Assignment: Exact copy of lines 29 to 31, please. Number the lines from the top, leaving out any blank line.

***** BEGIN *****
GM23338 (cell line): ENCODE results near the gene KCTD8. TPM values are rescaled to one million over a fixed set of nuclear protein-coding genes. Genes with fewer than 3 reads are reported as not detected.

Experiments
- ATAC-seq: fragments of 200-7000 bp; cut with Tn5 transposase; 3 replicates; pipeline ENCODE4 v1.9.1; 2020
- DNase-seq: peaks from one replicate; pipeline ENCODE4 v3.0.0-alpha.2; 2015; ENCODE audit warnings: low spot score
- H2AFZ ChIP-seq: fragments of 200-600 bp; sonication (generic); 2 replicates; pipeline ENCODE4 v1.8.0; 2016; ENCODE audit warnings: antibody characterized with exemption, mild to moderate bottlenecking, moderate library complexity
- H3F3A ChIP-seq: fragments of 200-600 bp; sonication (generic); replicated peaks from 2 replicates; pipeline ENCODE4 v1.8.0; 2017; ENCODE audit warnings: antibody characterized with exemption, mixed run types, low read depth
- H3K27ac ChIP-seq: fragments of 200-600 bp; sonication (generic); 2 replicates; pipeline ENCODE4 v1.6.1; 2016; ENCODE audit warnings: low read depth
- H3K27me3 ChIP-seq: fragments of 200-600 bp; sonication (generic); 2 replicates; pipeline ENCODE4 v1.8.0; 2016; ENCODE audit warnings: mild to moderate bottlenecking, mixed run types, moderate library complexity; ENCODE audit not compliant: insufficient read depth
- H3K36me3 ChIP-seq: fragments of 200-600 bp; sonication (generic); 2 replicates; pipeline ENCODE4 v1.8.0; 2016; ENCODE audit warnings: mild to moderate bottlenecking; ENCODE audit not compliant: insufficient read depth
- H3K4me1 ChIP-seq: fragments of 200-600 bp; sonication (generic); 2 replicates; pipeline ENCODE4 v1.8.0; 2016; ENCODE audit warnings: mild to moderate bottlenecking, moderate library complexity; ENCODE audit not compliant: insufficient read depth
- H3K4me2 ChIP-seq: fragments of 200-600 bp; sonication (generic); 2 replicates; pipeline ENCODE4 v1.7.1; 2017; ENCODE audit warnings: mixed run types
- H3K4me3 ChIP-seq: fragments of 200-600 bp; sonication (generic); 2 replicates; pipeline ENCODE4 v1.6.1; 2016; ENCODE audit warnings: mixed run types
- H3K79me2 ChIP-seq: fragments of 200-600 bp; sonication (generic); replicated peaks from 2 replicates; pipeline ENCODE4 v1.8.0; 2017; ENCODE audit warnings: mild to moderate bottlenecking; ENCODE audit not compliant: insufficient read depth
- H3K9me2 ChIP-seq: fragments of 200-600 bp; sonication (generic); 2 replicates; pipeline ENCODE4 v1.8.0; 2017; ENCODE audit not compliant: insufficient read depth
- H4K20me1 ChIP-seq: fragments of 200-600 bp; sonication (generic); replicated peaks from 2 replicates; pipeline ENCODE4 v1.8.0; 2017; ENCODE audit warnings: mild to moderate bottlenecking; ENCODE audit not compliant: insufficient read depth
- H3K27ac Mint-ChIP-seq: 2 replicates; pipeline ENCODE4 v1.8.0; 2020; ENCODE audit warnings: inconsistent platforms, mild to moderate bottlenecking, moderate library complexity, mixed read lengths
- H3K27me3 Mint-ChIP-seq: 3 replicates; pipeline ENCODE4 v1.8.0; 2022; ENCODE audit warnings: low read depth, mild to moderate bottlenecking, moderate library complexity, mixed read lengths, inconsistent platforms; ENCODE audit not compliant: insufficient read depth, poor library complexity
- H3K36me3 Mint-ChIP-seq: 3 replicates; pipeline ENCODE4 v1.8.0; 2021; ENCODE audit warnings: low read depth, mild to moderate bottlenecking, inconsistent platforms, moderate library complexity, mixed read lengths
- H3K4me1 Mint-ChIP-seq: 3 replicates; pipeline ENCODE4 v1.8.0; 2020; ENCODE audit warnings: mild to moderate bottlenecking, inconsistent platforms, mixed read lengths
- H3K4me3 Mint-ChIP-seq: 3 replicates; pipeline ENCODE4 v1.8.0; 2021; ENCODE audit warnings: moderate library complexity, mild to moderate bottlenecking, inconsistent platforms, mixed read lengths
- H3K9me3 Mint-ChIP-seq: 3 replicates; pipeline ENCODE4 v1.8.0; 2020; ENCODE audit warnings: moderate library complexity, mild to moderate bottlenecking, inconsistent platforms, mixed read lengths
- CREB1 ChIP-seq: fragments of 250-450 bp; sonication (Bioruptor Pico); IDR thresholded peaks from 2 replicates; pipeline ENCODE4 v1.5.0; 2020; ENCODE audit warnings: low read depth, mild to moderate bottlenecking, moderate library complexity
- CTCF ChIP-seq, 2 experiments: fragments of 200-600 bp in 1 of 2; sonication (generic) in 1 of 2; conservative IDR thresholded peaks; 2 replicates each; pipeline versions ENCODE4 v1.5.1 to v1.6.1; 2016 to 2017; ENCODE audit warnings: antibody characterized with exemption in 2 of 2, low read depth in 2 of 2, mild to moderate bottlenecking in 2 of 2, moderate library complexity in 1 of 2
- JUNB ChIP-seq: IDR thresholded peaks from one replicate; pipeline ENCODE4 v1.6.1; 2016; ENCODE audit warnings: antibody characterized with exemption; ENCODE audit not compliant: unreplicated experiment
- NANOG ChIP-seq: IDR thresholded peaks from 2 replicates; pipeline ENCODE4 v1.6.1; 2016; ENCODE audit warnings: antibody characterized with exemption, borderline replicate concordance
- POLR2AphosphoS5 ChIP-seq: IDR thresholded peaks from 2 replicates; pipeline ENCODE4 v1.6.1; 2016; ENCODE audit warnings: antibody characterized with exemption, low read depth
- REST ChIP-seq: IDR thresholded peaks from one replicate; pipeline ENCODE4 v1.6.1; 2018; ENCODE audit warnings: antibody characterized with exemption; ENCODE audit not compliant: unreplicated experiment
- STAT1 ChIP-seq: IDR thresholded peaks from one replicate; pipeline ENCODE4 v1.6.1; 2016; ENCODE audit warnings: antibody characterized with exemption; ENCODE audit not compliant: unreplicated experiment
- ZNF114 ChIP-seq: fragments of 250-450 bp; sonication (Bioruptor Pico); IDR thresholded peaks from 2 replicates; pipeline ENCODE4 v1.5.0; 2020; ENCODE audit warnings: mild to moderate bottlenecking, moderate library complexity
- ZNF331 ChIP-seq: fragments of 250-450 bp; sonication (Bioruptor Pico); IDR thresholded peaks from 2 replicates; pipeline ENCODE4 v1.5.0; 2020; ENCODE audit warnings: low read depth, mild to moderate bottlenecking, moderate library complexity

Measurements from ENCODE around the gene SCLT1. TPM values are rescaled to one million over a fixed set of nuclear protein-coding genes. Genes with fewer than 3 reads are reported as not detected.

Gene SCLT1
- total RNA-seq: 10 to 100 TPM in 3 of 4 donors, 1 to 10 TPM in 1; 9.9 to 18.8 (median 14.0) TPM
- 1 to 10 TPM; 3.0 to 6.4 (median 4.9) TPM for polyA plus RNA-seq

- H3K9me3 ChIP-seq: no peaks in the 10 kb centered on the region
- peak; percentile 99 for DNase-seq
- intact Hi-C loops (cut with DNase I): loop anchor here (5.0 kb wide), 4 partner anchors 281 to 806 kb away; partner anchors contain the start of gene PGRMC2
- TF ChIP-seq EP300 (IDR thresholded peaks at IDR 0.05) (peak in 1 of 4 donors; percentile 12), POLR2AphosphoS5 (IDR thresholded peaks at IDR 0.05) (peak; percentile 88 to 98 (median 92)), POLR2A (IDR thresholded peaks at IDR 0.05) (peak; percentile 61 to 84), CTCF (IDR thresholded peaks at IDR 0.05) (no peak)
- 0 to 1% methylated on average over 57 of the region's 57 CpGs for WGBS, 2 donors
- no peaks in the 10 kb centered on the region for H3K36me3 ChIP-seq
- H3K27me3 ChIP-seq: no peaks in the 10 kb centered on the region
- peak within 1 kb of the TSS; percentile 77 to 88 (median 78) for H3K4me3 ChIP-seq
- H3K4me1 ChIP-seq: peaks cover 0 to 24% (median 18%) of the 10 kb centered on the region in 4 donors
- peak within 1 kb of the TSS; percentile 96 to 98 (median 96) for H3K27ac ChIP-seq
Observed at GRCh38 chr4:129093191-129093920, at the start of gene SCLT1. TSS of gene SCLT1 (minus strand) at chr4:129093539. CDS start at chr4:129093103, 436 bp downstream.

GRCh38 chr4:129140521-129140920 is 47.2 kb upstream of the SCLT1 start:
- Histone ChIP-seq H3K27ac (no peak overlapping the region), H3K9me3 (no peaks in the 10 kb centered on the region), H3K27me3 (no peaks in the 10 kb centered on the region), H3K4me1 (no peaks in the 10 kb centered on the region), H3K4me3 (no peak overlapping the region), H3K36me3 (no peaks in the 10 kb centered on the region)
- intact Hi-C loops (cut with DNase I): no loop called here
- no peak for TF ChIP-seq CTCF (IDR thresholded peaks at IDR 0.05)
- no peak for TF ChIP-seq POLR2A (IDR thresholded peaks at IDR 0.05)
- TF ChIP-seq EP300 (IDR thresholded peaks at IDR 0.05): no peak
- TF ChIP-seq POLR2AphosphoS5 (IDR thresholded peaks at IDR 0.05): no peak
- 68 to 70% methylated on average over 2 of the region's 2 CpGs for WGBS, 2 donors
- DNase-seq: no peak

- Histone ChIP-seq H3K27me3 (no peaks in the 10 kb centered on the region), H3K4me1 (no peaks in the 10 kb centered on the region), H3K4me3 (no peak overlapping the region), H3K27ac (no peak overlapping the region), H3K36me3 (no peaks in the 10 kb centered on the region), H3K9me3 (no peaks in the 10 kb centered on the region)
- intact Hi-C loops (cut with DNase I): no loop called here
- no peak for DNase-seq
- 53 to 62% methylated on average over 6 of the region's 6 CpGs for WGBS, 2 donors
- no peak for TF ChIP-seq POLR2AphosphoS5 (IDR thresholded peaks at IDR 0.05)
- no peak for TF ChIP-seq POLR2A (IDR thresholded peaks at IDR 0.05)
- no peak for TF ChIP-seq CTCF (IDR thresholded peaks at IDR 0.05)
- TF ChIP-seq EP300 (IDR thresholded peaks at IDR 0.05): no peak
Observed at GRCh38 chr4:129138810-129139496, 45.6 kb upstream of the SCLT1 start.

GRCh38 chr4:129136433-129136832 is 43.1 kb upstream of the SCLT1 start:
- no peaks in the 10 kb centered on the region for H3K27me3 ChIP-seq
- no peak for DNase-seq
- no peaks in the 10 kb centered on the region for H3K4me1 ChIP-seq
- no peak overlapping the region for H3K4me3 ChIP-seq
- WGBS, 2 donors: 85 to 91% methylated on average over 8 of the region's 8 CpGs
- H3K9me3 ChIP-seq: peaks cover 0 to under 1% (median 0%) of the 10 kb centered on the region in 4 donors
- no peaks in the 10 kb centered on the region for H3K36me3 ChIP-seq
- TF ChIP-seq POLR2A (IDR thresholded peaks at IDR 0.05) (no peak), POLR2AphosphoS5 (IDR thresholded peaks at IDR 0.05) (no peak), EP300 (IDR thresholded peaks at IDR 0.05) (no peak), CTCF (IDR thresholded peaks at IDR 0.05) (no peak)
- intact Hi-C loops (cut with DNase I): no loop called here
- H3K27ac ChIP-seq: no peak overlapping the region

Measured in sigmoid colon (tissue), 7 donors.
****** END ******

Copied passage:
- ZNF114 ChIP-seq: fragments of 250-450 bp; sonication (Bioruptor Pico); IDR thresholded peaks from 2 replicates; pipeline ENCODE4 v1.5.0; 2020; ENCODE audit warnings: mild to moderate bottlenecking, moderate library complexity
- ZNF331 ChIP-seq: fragments of 250-450 bp; sonication (Bioruptor Pico); IDR thresholded peaks from 2 replicates; pipeline ENCODE4 v1.5.0; 2020; ENCODE audit warnings: low read depth, mild to moderate bottlenecking, moderate library complexity

Measurements from ENCODE around the gene SCLT1. TPM values are rescaled to one million over a fixed set of nuclear protein-coding genes. Genes with fewer than 3 reads are reported as not detected.